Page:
Government confirms that North Yorkshire is poised for a metro mayor in wake of huge reorganisation of local democracy

The Government has given its clearest indication yet that it is committed to installing a metro mayor in the wake of a radical overhaul of democracy in England’s largest county.

A view across towards Addlebrough, a fell in Wensleydale in North Yorkshire. The Local Government Minister Simon Hall has confirmed the Government's preferred option is for a metro major to be elected to oversee a new unitary authority in North Yorkshire. (Photo: James Hardisty)

Luke Hall, the Minister who is overseeing the massive re-organisation of local government in North Yorkshire, has written to council leaders to stress that the Government hopes to see a mayoral combined authority introduced in the county.

In his letter seen by The Yorkshire Post, Mr Hall has claimed that an elected metro major would provide a “single point of strong leadership” for the Government to liaise with in North Yorkshire.

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The leader of North Yorkshire County Council, Carl Les, welcomed the clarity which has been provided from the Regional Growth and Local Government Minister, and said he hopes discussions with officials in Whitehall to introduce a unitary authority to pave the way for a devolution deal will get under way later this month.

Coun Les said: “To now be making progress with the chance of bringing in a unitary authority and ultimately a devolution deal for North Yorkshire is a welcome relief, as it is vital for the county.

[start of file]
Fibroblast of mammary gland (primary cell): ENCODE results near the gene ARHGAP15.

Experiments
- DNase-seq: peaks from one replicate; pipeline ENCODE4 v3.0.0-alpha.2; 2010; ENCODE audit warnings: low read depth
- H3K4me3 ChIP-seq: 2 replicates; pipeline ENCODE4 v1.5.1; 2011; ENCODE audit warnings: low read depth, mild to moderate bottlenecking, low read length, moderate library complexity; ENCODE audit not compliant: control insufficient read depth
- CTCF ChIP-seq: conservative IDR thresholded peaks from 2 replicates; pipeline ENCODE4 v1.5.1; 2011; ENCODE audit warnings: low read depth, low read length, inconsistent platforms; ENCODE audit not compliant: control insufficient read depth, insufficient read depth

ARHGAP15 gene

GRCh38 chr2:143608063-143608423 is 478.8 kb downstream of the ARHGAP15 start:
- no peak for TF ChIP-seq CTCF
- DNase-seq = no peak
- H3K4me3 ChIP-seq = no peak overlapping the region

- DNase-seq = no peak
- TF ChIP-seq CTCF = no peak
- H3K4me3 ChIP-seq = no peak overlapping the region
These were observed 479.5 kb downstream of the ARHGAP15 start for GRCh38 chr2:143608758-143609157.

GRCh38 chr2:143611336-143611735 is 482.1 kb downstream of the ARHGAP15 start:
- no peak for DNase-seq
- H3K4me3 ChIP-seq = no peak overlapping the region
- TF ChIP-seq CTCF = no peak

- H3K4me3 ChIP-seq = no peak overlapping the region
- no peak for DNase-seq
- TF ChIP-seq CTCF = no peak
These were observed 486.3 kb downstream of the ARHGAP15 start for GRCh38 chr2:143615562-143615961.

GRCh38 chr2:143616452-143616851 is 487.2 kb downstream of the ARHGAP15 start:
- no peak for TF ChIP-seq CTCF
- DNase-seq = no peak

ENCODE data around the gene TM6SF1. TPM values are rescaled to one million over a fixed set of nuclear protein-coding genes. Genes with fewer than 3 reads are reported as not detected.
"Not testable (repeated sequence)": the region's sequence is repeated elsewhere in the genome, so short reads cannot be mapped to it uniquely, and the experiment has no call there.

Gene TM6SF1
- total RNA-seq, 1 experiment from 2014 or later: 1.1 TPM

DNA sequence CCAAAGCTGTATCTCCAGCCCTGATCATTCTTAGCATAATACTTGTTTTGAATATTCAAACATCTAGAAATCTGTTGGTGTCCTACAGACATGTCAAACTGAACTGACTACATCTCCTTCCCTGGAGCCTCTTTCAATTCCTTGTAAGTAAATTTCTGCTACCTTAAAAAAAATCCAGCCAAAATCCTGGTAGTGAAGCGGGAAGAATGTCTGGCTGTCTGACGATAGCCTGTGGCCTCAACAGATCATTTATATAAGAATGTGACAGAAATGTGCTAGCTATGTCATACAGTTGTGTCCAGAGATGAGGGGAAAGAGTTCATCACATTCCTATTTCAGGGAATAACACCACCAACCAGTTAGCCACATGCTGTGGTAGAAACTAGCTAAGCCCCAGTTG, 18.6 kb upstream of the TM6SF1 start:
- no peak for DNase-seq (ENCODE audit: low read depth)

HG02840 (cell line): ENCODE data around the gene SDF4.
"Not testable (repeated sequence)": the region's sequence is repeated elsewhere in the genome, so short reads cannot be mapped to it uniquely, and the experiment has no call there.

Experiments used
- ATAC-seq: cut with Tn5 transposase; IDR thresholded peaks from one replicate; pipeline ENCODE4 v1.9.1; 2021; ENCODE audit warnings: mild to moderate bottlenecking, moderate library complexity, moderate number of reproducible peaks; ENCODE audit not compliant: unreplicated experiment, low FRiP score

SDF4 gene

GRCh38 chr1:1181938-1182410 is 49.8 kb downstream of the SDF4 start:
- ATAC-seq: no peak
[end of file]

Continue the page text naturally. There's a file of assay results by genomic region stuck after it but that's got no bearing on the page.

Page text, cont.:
“The first meeting I went to when I became the leader of the council six years ago was to discuss devolution, so it has been an issue that has been on the cards for a long time.

“To get confirmation from the Minister that he is keen to start negotiations and also that the Government’s preferred option is for a metro mayor is heartening, and helps reduce some of the frustrations that have been felt throughout the years.”

The biggest overhaul of local government in North Yorkshire in almost half a century was announced in July by the Government to open up the possibility of securing a devolution deal.

Ministers had stipulated a key requirement of any move to shift decision-making and spending powers to North Yorkshire was for the current two-tier system of governance to be replaced by a single unitary authority.

But the new “super council” will not be in place until the spring of 2023 at the earliest, prompting fears that North Yorkshire will fall further behind other areas of the North that already have devolution.

In his letter to council leaders in North Yorkshire, Mr Hall said: “I thought it would be helpful to write to you about this and to reiterate that whilst we would not impose any approach on an area, our preference for North Yorkshire and York would be that you continue to pursue a Mayoral devolution deal with a mayoral combined authority (MCA).

“An MCA would provide an appropriate governance structure where an area comprises two unitaries as it provides a single point of strong leadership.”

Local Government Secretary Robert Jenrick announced in July that the chosen option was for a new single council structure proposed by North Yorkshire County Council over a rival bid brought by the seven district councils for two authorities split on an east/west basis.

Under the plans, York Council will remain a unitary council.

It emerged this week that a £38m fund, with contributions from all of North Yorkshire’s main eight councils, could be created to cover the cost of local government reorganisation.

North Yorkshire County Council’s executive heard the total cost of forming a unitary authority remained uncertain, but it had been forecast by setting aside £38m, the investment would achieve the same level of savings.